Concentration. A choice or a need?
Some children require explicit teaching of attention and listening skills as they cannot learn them automatically. Others have unidentified needs which cause them to struggle with focus and they are not always easy to spot. Often their difficulties are misinterpreted as a ‘choice’ or as a behaviour difficulty which means the support might be inappropriate and ineffective. Despite being able to focus on tasks of their choosing, children can still have unidentified needs causing them to struggling to attend to school work and other tasks. These include language, developmental and neurological difficulties, or it could be due to an acute medical or mental health need. Therefore it is important that the first stage is to seek assessment in order to identify ‘why?’
Strategies to help children with attention and focus difficulties:
1) Be aware of smells such as aftershave or perfume, smells from food, equipment etc. Sometimes even subtle smells which we might not notice, or that don’t bother us can be very distracting for others.
2) The language you use. Use their name first and keep instructions clear, short, give them in the order they need to be followed and ‘chunk’ them. Don’t expect or ask for eye contact as some children focus better when looking away. Check their understanding by asking simple questions and using expectant pauses, ‘first you are going to………?’ Be aware of the tone of voice you use when speaking. Loud/quiet, changing tones and intonation etc. Which works best? Does changing tone/intonation engage them better? Allow time for children to process and respond. Some children can need up to 10 seconds.
Use visuals, gesture and demonstration to support the language you use, but provide these for children too. A simple ‘I need help’ ‘I need to leave the room’ or ‘I need the toilet’ card can reduce stress which can help concentration. Be aware that some children need explicit teaching of how and when to seek clarification and ask for help.
3) Reduce noise in the environment, but be aware that some children need sound from one source (e.g. music) in order to focus. Are there sounds coming from outside the room? From electrical appliances etc? Try ear defenders, or headphones.
4) Reduce visual input and visual distractions. Remove displays from their immediate environment. Think about where they are seated. Do they work better at the front or back of class? Do they need to be near the door? Away from windows? With others or away from others? You can make a simple workstation from a large cardboard box with one side and the bottom removed (If they prefer, you can remove the top too). Place it on the table for them to work ‘within’ so all visual distractions are contained outside their work area. Make sure they can’t be ‘bumped’ by other pupils when moving about the room.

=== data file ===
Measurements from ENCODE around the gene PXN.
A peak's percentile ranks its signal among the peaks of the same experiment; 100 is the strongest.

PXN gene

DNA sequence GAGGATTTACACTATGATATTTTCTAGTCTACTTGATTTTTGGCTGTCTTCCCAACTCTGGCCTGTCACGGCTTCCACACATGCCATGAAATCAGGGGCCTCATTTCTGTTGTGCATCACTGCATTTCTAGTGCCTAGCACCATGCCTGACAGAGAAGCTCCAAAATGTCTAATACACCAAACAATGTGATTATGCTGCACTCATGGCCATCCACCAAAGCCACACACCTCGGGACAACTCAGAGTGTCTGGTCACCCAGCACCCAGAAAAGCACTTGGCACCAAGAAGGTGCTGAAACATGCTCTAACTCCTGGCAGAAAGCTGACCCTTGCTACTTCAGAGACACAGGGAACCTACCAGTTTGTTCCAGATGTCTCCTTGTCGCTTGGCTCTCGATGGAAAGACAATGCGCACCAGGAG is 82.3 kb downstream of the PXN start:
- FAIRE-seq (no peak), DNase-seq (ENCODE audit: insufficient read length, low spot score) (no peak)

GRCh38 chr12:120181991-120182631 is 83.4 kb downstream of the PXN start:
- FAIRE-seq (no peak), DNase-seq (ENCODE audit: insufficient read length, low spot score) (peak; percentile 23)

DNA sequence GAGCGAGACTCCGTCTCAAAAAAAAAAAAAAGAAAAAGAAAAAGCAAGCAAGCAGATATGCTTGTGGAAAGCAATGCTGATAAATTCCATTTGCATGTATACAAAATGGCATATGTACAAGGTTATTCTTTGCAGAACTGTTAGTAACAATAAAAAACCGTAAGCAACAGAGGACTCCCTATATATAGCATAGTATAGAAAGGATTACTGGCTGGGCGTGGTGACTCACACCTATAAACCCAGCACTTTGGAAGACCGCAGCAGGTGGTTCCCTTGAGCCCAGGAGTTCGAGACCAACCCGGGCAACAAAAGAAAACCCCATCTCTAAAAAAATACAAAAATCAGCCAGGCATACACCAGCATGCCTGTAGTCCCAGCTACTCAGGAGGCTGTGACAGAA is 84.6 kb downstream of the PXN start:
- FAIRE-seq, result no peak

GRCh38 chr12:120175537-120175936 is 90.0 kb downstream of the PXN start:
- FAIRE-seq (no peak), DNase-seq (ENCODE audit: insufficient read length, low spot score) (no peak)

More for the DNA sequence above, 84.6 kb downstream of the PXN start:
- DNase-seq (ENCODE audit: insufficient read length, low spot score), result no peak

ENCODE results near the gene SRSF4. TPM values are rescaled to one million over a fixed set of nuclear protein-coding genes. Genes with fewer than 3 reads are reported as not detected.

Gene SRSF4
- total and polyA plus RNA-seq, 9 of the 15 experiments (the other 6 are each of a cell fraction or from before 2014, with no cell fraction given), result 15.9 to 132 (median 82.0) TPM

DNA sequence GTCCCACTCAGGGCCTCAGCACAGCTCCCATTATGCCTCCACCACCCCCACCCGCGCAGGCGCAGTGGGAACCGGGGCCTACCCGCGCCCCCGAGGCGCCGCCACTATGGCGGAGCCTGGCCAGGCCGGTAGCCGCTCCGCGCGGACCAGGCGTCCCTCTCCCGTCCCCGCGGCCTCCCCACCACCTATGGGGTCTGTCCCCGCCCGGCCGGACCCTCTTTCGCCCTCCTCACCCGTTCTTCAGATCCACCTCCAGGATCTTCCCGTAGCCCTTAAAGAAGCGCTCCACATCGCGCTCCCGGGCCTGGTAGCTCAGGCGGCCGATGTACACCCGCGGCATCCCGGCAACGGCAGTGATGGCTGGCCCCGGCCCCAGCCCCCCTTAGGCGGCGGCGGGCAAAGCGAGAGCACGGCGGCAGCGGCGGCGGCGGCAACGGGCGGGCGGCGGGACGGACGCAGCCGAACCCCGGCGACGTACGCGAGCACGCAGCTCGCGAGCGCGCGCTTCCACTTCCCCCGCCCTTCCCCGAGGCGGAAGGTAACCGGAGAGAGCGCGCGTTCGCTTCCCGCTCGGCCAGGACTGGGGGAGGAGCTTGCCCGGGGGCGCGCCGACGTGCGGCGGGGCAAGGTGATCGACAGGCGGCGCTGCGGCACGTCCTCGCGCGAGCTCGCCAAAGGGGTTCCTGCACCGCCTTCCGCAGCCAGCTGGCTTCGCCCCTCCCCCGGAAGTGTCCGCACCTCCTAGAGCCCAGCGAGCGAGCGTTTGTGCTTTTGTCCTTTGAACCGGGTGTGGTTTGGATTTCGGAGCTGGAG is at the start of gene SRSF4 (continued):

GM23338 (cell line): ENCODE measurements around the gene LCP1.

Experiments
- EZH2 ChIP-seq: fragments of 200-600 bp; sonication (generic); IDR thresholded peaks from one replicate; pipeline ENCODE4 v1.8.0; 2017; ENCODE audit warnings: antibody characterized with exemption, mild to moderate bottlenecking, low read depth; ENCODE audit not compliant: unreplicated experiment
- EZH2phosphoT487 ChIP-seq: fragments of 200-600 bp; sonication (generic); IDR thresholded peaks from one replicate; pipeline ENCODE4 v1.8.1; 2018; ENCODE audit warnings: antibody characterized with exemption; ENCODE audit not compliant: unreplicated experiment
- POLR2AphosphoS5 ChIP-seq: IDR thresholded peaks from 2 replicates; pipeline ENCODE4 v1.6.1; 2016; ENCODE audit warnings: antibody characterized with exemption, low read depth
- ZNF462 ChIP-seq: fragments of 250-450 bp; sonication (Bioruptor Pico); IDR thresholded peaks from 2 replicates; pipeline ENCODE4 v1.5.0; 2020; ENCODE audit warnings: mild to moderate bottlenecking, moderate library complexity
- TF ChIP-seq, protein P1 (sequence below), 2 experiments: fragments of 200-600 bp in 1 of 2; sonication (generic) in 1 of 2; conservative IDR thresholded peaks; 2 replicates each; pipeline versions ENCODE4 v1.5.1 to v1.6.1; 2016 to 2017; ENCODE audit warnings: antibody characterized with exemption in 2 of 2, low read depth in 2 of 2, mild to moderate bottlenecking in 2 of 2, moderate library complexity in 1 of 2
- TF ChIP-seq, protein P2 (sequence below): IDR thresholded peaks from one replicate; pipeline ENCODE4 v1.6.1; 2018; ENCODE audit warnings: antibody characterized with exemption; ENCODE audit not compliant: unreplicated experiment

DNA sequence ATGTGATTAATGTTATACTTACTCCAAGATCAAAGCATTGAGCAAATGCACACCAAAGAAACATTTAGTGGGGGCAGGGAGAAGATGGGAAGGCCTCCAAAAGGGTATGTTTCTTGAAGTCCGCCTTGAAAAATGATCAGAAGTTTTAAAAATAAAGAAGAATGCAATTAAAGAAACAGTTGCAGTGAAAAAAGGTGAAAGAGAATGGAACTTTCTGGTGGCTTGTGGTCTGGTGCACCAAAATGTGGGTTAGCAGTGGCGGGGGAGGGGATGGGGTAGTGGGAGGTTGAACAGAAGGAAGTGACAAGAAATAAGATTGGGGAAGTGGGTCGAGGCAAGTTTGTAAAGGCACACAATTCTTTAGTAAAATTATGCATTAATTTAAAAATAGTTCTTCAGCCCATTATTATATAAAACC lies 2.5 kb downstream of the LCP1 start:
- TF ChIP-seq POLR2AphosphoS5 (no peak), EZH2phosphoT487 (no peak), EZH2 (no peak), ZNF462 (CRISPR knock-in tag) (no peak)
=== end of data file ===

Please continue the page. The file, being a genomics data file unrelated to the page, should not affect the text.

5) Introduce structure and motivation, especially into difficult or ‘boring’ tasks. Use ‘now and next’ boards or ‘now, next and then’, but make sure the end task is motivating. For example;
- Now- ‘Write you name, heading, date.
- Next- ‘Do 5 sums’.
- Then- ‘5 minutes choosing time’.
Make sure its ‘interactive’ and the child is encouraged to remove the image/symbol, (or tick, or cross out depending on how you present the board) when each stage is complete. Once all are complete, you reset the board to keep them going and to complete the overall task. Use a visual timer and build up the time required to work on each stage, slowly. (Digital timers are often more distracting than sand timers). Remember to reduce the ‘cognitive load’ required. So if for example they find reading tricky, use visuals, symbols or pictures on the prompt boards. Encourage them to always complete a task before moving on.
6) Introduce fun listening activities before sitting down to work, such as ‘simon says’ or ‘I went to the shop and bought….’. Try encouraging self joint compressions and movement breaks before and during long tasks. A movement break could be doing a job for the teacher or handing out books etc.
7) If the child is chewing, fidgeting, squirming on their chair, tapping, chatting etc, they might have sensory processing needs which can be supported effectively once identified. Take a look at my blog Sensory Processing. Top 10 tips!
8) Give positive reinforcement through praise and, if motivating, a reward chart. Make sure its realistic and achievable though. For example, every 5 minutes they concentrate well for, tick a box and once they have the pre-agreed number of ticks, they get their reward. Avoid setting expectations for the full day, half a day or even for a full lesson. If they have a difficult time, make sure you don’t add any crosses or negativity to the reward chart, or use it as a ‘bribe’. Just restart the set time period and continue in a positive way. Make sure they understand what is meant by any verbal prompts you use ‘good sitting’, ‘good listening’ etc.
9) Consider transitions carefully. Some children struggle to focus at these times and might need visuals to support them to organise themselves for the next lesson or task. They might find it easier to go to the next lesson or task before or after the others. You could keep a simple log (noting what happened, what happened before/after, the environment, task etc). This can help identify triggers and also what works.
10) Point out what they are doing right and make it explicit. This is so important for self esteem and we rarely comment on the little things which we might take for granted. For example, ‘you are doing really good sitting’. ‘You wrote a whole sentence without stopping’. ‘You just said X that is a really good word’. Etc.